Malala Yousufzai, Pakistani girl shot by Taliban, to have surgery in U.K. to cap skull with titanium plate

Malala Yousufzai, the 15-year-old girl who was shot at close range in the head by a Taliban gunman in Pakistan, reads a book at Queen Elizabeth Hospital in Birmingham, England.
AP Photo/Queen Elizabeth Hospital, File

BIRMINGHAM, England Malala Yousufzai, the 15-year-old girl shot in the head by the Taliban for demanding education for girls in Pakistan, is preparing for what will likely be her last surgery at a British hospital.

Medical director at Birmingham Queen Elizabeth hospital, Dr. Dave Rosser, spoke about the surgeries she has already undergone and said that Malala has recovered remarkably well.

Rosser said the next step, a titanium cranioplasty, will take place within the next 10 days. Doctors will fit a titanium plate over the missing area of Malala's skull, shattered as the bullet passed between her skin and bone. Only skin and dura, a fibrous membrane, now cover her brain between her left eye and ear.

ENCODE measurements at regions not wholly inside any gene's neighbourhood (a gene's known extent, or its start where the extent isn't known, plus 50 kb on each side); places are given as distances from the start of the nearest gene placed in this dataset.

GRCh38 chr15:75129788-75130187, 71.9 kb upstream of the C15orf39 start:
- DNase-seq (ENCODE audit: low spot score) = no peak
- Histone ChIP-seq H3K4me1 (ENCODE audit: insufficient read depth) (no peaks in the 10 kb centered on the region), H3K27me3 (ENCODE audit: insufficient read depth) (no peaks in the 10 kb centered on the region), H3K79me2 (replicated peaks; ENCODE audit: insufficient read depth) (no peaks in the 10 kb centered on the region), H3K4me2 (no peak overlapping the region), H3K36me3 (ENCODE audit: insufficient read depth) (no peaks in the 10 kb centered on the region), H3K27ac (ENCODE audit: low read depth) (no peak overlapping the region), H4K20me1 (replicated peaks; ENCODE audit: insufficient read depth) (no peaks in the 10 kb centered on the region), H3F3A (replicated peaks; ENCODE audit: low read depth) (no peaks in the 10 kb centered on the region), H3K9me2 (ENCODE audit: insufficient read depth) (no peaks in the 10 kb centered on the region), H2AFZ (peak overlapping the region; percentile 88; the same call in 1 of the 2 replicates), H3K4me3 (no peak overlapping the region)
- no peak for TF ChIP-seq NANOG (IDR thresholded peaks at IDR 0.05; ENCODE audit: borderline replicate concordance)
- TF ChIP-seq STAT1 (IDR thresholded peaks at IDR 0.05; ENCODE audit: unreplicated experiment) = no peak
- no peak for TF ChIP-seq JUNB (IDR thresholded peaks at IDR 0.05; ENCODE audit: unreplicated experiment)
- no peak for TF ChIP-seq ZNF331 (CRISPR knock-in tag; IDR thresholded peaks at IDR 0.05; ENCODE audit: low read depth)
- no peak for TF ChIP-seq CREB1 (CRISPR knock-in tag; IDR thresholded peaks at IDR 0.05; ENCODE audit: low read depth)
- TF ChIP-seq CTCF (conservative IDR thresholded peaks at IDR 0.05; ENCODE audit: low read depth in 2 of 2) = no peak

A cochlear implantation will also be fitted into a small well drilled behind her skull, restoring the hearing in Malala's left ear.

A gunman boarded Malala's school bus as she headed home in October last year and shot her at point blank range in the head.

Doctors in Pakistan saved her life immediately after the attack, but she was flown to Birmingham in northern England for further treatment.

"Had the first operation not been at a high standard, she wouldn't have survived," said Rosser.

A small part of Malala's skull was removed and implanted in her abdomen during the emergency surgery, to alleviate cranial swelling but keep the extra bone so doctors could later replace it. But Malala's family and doctors decided the titanium plate was a better option as it could lower her risk of infection.

Doctors will remove the bone from her abdomen and give it to Malala, who has asked to hold onto it as a keepsake.

The Pakistani government is paying for her treatment in the U.K.

Malala won a peace prize in 2011 and had already become something of an international figure for her work on the BBC's Urdu language service writing about life under the Taliban.

Her story of defiance and survival against the odds has highlighted the suppression that many women in Pakistan still suffer in areas where the Taliban and other Islamic extremist organizations hold huge sway.

"She's determined to continue to speak for her cause," said Dr. Rosser.

This story was written by Maria Alafouzos in the CBS News London bureau